Of course, shark attacks on humans can take a horrible toll on not only the victims but also the locations in which they happened, by way of economic loss.  Tourists may stop visiting a town if they don’t feel safe surfing in a particular spot anymore.  So the devastation of a shark attach could result in it negatively impacting entire communities.  In a perfect world, there would be some kind of way to ensure humans and sharks could use the ocean in harmony.  Therefore it is exciting to learn of some of the new initiatives coming into play with the hope of achieving this.  For example, in some places they are now using “smart” drum lines, where hooks send out an alert when triggered by a shark (or whatever it may be) latching onto it – allowing responders to attend the hook site, tag and then release the shark into a safer place. Or, I’ve heard about the electromagnetic cables that are being trialled, which in theory should provide an electromagnetic barrier to discourage sharks from entering certain areas.   Seems like some reasonable solutions are under investigation and hopefully something will be implemented to keep both sharks, humans and all the other species that use the ocean as their home – safe.


I’ve been researching quite a bit about the ocean, the sharks and other marine events, as I want to ensure I’m doing my own small part in keeping our oceans and beaches happy.  I was horrified – yes horrified – to learn that we kill sharks for many other reasons too – and its not just one or two here or there – brace yourself… estimates are that between 100 and 255 MILLION sharks are killed – by humans – every single year!

Some of the reasons we kill sharks include:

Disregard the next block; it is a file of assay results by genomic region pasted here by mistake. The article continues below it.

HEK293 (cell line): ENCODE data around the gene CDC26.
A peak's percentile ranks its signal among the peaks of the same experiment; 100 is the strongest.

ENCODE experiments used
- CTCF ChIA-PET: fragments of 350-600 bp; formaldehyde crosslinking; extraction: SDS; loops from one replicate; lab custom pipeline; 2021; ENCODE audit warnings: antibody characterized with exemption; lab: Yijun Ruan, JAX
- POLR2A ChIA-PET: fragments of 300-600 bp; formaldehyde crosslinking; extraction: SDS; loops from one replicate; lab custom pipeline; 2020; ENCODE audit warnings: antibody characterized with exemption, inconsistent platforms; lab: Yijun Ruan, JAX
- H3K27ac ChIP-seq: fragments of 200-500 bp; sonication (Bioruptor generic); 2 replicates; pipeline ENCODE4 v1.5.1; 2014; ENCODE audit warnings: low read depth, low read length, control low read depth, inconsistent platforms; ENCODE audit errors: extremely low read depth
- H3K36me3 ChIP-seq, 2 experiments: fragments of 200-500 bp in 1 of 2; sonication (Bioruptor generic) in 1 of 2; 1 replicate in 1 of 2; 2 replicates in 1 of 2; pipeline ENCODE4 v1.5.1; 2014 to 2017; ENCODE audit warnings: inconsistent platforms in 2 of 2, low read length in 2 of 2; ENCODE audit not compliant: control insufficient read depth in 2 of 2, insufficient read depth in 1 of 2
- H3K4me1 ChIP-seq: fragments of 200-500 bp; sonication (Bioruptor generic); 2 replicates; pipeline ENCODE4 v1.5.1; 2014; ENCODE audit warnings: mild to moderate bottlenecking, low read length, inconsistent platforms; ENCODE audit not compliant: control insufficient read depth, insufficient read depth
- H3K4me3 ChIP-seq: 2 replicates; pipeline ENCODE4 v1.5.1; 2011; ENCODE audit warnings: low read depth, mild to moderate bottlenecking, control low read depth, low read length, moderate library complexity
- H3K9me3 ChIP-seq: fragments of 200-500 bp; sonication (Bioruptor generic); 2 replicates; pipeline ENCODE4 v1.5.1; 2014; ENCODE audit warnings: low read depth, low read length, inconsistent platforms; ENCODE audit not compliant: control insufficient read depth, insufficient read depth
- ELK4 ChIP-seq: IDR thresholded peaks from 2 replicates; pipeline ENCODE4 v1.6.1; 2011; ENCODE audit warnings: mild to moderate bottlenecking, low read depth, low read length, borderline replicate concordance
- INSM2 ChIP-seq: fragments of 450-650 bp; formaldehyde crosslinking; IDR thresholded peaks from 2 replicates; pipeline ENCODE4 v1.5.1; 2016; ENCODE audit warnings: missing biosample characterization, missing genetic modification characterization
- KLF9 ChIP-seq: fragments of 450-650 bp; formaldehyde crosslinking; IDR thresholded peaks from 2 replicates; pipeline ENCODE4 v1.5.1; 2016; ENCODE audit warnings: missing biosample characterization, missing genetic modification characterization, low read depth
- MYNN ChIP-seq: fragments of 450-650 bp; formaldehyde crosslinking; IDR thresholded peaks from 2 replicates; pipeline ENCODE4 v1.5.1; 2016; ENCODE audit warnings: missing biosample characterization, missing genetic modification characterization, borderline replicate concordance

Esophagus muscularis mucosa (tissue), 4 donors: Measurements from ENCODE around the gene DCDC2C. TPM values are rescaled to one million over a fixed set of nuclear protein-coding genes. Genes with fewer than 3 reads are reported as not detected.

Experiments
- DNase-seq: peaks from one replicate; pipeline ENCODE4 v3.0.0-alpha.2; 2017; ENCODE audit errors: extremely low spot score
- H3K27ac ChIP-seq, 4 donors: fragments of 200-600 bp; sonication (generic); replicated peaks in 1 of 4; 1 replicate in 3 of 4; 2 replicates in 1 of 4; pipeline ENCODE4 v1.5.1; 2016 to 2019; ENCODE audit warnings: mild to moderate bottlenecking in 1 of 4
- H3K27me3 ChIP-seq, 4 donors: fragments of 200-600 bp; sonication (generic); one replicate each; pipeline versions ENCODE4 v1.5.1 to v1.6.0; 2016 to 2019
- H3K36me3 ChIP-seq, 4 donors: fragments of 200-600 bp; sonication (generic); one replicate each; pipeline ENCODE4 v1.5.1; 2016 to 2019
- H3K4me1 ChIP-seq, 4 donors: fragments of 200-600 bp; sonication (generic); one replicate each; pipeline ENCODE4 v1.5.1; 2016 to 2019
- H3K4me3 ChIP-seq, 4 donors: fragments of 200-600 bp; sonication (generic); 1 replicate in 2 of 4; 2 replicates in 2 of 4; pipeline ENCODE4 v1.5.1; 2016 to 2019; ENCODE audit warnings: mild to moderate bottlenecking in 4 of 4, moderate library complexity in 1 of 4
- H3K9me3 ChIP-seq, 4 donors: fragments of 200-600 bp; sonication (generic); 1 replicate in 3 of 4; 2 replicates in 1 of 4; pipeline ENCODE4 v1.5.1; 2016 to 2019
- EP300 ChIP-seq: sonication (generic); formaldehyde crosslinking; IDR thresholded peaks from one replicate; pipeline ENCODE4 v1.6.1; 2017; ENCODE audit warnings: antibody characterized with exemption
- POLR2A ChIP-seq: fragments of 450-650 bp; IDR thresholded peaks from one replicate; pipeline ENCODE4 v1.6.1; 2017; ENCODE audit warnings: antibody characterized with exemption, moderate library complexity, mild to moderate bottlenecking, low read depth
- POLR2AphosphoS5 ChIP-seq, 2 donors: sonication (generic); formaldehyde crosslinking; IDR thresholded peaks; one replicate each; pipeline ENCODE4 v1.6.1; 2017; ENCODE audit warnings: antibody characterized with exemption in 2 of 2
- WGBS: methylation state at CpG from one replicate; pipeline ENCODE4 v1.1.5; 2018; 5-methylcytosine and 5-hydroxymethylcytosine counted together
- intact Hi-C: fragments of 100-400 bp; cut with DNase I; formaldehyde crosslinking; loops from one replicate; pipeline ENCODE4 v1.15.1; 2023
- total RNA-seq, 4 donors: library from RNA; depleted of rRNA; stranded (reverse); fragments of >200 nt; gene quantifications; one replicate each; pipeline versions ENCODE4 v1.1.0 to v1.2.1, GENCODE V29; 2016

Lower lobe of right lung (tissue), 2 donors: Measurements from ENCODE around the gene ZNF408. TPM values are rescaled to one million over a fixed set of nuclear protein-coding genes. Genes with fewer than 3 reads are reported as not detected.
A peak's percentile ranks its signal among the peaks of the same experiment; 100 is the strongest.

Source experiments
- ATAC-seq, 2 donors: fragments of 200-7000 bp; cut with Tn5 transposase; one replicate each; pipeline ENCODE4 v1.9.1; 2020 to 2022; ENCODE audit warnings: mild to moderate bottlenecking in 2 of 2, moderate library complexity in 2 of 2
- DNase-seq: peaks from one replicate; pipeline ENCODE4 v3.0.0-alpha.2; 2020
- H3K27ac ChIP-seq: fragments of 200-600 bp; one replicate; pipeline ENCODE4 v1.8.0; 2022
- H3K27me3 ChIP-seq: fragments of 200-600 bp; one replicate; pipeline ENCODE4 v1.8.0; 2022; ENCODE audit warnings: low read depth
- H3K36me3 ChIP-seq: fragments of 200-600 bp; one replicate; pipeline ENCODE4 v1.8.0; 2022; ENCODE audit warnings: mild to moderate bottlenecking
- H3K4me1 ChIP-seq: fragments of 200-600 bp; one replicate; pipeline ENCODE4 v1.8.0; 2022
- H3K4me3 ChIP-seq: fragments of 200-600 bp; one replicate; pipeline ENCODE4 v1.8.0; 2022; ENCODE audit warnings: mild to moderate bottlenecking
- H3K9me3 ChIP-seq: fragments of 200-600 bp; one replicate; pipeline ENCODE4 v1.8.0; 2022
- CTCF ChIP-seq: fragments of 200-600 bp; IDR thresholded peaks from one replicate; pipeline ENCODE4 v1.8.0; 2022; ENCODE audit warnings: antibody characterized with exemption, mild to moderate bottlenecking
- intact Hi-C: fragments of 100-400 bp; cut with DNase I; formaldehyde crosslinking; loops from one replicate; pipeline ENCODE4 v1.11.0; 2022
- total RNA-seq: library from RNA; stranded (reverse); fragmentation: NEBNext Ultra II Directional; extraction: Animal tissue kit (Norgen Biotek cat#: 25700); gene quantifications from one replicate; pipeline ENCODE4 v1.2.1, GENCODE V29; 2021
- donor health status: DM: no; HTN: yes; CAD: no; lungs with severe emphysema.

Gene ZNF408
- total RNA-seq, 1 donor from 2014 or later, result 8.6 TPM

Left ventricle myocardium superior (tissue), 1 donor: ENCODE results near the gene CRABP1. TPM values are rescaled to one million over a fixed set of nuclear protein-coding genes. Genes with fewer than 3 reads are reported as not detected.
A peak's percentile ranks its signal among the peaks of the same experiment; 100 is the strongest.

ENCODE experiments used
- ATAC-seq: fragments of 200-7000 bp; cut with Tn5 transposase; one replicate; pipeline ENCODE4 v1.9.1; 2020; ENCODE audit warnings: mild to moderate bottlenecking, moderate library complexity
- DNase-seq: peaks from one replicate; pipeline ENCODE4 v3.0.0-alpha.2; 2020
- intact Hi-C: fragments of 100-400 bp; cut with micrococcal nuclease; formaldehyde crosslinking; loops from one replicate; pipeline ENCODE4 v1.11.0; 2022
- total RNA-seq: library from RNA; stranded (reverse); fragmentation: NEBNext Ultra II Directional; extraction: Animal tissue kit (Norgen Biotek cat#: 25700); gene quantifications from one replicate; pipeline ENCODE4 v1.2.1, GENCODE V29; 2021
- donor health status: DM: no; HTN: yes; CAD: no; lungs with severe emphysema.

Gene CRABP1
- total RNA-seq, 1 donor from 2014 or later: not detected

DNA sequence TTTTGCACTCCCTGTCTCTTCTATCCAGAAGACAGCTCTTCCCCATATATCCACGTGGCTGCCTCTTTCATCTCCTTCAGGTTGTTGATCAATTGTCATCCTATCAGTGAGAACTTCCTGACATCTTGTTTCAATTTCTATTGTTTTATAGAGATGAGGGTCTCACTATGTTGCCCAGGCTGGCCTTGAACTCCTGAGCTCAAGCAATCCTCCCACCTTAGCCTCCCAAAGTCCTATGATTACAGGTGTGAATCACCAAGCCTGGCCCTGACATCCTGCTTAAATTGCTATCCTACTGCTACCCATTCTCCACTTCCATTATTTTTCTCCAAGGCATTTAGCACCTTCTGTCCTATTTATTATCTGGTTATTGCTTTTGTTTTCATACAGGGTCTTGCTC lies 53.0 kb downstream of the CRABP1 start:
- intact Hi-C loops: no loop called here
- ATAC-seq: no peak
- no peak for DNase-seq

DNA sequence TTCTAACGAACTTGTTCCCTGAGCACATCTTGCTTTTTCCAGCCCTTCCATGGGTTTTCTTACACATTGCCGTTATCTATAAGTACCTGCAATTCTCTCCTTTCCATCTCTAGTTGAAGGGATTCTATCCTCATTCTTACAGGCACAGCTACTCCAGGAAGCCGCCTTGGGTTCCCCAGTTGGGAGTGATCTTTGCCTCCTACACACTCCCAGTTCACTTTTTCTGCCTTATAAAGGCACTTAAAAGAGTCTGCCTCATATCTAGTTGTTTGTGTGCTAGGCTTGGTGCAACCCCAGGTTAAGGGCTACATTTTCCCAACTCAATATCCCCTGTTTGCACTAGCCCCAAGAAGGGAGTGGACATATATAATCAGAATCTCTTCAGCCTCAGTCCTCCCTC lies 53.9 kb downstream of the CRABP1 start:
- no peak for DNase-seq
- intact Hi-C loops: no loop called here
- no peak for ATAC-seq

Shark Fin Soup:  This involves slicing off the shark’s fin (to use in a soup) and then leaving the shark to die (he would typically sink and suffocate).  Estimates are that up to 73 million sharks die this way every single year.  For a bowl of soup!  Seriously! I had no idea of the scale of this horror.

 General consumption:  During commercial fishing, unwanted sharks (amongst a huge amount of other marine species) are scooped up in fishing gear and often thrown back in to the ocean, dead.  What a sad and horrible waste.

 Sport: Recreational fishing (ummm sorry, I’m not going to call any activity that involves killing an animal a “sport” – in sport both sides are supposed to know they’re in the game).   Anyhow, apparently having a big shark on the end of the hook means your some kind of legend.  Meh.


Surely a good start to living in harmony with sharks would be for us humans to incorporate a bit of risk analysis into how and when we enter their home.  Its never going to eliminate risk entireley – as we are entering their home and they are (hopefully!) always going to be there – but any little bits of advise that may help negate risk are surely good to heed:  For example, they say:

– Apparently your better to stay out of the shark’s home in the dark – they can see way better than you can in dark water!

– Keeping a bit closer to the shoreline is common sense, isn’t it?  (sorry surfers, this doesn’t help you much)

– Sharks must like jewlery?  I heard that you should try not to wear jewlery into the water as they can sometimes see it  glint in the sun which may attract them!

– Also interested to learn that you should try and avoid being in water with a temperature of less than 22C (well that’s easy, too cold for me!)

These snippets are well known and well documented, along with other snippets of good advice.  I guess at the end of the day, we really need to remember that when we enter the ocean, we are entering the homes of these majestic, beautiful creatures, who have been there for millions of years and are at the top of the food chain in their domain.  If they are gone – then what becomes of the eco-system?   Human’s cannot live without bees – or sharks!  (Well, maybe they could but from what I’ve learned, it would not be pleasant).

Well, thats my two cents worth about sharks.  Maybe I’ve over simplified things – there are so many debates online that you can be part of or learn from.  But my take on it is that these animals live in the ocean – its their home – and our very existence depends on them flourishing. They are helping us and helping our planet and we should be helping them right back.  Their numbers are declining – we need to fix this before it’s too late.

We will continue to celebrate our friend the shark and feature them as a much loved icon on our designs for years to come!